Table 1The influence of attachment stiffness k0 on main DDC indices and its rate of change
Indices  Excitation amplitude (mm)  ${k}_{0}=$2.5 MN/m  ${k}_{0}=$10 MN/m  The rate of change (%) 
Dynamic stiffness (kN/mm)  0.5  35.74  41.7  ↑16.7 
1  17.64  25  ↑41.7  
Dynamic damping coefficient (kNs/mm)  0.5  1.025  1.115  ↑8.8 
1  0.604  0.627  ↑11.3  
Phase angle (°)  0.5  47.22  57.54  ↑21.9 
1  44.19  51.42  ↑16.4 
3.2. Effect of air entrapment in the fluid on DDC
Fig. 5 demonstrates the effect of entrapped air ratio $\epsilon $ on main indices of the DDC. Fig. 5(a) illustrates that variation of $\epsilon $ would lead to obvious change of Forcedisplacement characteristics, Fig. 5(b), (c) and (d) also show that with the increasing of $\epsilon $, all of the DDC indices will decrease apparently, especially the phase angle will drop obviously, thus, it indicates that air entrapment of the fluid would apparently decrease the elasticity modulus of the fluid and weaken the dynamic performance of the damper.
Table 2 quantification ally compares the main DDC indices and its change rate when entrapped air ratio $\epsilon $ increases from 0.01 % to 0.04 %, and it demonstrates that increasing of $\epsilon $ would decrease almost all the main dynamic damping indices regardless of the excitation amplitude, for example, when the excitation amplitude is 1 mm, and ɛ increases from 0.01 % to 0.04 %, the dynamic stiffness would drop by 42.8 %, the dynamic damping coefficient would decrease by 21.4 %, and the phase angle would drop by 26.6 %.
Fig. 5Effect of entrapped air ratio ε on main DDC indices of the hydraulic yaw damper: a) an illustration of forcedisplacement characteristics when with different entrapped air ratio, test condition: excitation frequency 2 Hz and amplitude 1 mm, b) dynamic stiffness vs. ε, c) dynamic damping coefficient vs. ε and d) phase angle vs. ε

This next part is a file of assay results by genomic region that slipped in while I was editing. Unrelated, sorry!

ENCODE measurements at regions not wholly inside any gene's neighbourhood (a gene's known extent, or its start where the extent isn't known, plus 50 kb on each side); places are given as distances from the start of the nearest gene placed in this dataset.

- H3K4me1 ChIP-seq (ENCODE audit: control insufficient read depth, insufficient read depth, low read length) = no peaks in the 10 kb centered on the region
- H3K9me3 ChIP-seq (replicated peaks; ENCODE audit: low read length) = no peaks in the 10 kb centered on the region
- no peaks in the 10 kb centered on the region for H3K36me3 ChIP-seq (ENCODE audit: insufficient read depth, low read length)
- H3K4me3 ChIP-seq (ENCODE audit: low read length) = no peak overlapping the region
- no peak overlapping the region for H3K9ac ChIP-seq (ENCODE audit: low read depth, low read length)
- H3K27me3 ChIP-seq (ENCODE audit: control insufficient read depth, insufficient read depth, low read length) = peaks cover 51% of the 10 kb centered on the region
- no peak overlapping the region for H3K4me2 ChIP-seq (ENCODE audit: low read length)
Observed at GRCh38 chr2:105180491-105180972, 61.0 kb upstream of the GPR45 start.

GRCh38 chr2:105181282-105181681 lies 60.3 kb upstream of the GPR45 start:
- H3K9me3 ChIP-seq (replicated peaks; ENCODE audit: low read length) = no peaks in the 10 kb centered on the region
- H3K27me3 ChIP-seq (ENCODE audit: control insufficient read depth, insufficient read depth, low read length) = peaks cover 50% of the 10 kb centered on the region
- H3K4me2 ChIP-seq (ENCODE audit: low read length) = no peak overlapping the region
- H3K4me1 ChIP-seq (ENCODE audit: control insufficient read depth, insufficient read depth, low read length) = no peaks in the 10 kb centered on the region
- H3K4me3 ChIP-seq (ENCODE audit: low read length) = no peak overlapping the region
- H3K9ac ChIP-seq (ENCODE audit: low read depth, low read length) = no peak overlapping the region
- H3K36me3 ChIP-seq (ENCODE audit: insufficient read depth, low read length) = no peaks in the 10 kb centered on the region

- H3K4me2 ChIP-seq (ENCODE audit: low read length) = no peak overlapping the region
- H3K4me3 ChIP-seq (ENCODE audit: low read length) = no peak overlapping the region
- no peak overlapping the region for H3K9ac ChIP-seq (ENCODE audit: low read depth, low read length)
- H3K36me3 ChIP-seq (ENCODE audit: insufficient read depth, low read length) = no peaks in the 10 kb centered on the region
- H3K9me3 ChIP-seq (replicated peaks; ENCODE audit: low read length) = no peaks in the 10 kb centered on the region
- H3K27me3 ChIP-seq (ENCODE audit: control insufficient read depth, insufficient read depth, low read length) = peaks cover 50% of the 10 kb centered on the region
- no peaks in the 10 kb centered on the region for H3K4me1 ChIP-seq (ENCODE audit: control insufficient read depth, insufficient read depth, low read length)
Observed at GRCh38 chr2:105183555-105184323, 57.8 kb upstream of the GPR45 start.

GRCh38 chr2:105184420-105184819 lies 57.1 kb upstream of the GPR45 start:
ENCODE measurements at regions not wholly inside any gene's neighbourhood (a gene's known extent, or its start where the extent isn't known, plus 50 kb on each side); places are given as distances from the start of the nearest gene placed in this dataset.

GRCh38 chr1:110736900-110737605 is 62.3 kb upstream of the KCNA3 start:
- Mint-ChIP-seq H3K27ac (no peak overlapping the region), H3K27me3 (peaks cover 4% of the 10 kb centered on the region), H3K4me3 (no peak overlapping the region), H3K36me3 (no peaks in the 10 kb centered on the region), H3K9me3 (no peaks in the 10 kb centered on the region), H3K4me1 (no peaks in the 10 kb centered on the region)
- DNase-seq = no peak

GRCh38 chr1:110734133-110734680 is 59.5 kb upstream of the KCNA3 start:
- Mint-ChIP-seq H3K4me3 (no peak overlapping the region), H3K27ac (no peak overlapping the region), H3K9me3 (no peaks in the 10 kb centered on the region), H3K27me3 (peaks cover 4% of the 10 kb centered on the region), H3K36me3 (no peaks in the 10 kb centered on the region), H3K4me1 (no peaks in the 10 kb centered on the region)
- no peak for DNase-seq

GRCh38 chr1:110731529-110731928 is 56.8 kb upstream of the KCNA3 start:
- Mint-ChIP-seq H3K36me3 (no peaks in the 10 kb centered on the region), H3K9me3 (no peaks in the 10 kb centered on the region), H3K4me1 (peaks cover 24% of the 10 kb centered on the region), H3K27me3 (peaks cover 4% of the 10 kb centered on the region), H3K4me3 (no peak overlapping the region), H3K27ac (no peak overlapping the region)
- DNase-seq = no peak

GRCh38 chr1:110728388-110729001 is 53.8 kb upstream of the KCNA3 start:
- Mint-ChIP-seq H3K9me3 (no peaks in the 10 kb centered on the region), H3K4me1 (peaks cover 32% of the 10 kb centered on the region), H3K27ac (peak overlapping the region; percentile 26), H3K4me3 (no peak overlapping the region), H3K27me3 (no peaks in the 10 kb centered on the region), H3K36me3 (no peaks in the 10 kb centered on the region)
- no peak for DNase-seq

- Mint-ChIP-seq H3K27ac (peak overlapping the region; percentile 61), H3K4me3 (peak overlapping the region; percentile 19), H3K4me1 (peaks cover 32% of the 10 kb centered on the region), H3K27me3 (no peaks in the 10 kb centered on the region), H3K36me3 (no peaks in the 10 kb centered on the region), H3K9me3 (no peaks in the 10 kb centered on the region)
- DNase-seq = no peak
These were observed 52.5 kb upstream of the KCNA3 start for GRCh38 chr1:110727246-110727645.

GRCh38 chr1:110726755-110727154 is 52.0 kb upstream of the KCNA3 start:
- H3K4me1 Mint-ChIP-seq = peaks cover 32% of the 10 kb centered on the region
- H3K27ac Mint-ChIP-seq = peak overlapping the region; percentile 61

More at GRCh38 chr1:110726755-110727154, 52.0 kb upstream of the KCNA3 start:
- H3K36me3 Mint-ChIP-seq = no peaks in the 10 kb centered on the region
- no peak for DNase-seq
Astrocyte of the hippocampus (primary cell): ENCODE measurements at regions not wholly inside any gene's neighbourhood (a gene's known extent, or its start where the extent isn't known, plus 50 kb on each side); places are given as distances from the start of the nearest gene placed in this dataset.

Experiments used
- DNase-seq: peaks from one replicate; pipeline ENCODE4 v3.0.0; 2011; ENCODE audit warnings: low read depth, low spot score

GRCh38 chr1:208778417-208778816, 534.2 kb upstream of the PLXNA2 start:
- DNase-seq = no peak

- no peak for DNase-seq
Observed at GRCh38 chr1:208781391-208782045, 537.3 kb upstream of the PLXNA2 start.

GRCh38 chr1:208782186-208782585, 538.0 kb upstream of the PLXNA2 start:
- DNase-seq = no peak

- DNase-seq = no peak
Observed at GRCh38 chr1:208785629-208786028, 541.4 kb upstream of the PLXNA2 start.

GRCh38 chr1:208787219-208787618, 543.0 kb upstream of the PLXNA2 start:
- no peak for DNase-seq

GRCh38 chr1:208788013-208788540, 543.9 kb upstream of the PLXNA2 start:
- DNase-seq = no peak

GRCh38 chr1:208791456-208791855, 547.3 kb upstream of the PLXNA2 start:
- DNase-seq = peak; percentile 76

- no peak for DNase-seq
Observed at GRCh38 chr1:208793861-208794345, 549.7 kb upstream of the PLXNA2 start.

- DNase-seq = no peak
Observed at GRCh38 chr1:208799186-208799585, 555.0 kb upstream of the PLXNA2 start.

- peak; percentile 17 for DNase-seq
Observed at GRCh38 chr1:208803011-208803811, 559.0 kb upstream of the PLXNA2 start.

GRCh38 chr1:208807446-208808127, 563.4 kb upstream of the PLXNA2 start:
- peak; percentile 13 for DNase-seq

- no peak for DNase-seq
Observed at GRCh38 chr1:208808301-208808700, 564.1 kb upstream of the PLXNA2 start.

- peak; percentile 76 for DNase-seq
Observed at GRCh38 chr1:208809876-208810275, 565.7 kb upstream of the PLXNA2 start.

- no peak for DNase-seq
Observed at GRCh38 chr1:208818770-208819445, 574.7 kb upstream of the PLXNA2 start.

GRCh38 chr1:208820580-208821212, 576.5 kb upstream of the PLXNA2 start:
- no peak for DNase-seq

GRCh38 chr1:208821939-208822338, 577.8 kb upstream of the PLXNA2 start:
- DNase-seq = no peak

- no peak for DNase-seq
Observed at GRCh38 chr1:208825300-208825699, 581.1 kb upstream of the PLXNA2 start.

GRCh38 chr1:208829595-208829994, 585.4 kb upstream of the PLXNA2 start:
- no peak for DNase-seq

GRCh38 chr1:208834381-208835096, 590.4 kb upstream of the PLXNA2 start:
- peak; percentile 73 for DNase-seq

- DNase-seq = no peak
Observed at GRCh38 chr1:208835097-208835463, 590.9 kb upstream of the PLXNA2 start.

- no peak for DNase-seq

a)
b)
c)
d)
Table 2The effect of entrapped air ratio ε on main DDC indices and its rate of change
Indices  Excitation amplitude (mm)  $\epsilon =$ 0.01 %  $\epsilon =\mathrm{}$0.04 %  The rate of change (%) 
Dynamic stiffness (kN/mm)  0.5  55.02  42.36  ↑16.7 
1  34.65  19.83  ↑41.7  
Dynamic damping coefficient (kNs/mm)  0.5  1.307  1.168  ↑8.8 
1  0.721  0.567  ↑11.3  
Phase angle (°)  0.5  62.62  53.32  ↑21.9 
1  68.59  50.35  ↑16.4 
4. Conclusions
A full parametric model describing the DDC of a railway vehicle hydraulic damper is built and experimentally validated. The influence of mounting and fluid parameter on DDC of the hydraulic damper is simulated by means of the mathematical model.
Increasing of ${k}_{0}$ would increase almost all the main dynamic damping indices regardless of the excitation amplitude, when the amplitude is 1 mm, and ${k}_{0}$ increases from 2.5 MN/mm to 10 MN/mm, the dynamic stiffness would increase obviously by 41.7 %.
With the increasing of $\epsilon $, all of the dynamic damping characteristic indices will decrease apparently, when the excitation amplitude is 1 mm, and ɛ increases from 0.01 % to 0.04 %, the dynamic stiffness would drop remarkably by 42.8 %. Thus, the analysis result implies that air entrapment of the fluid would apparently decrease the elasticity modulus of the fluid and weaken the DDC of the damper.
Acknowledgements
The authors would like to acknowledge funding from the National Natural Science Foundation of China (NSFC) under Grant No. 11572123 and the Research Funding for Highlevel Talent of Dongguan University of Technology under Project No. KCYXM2017026.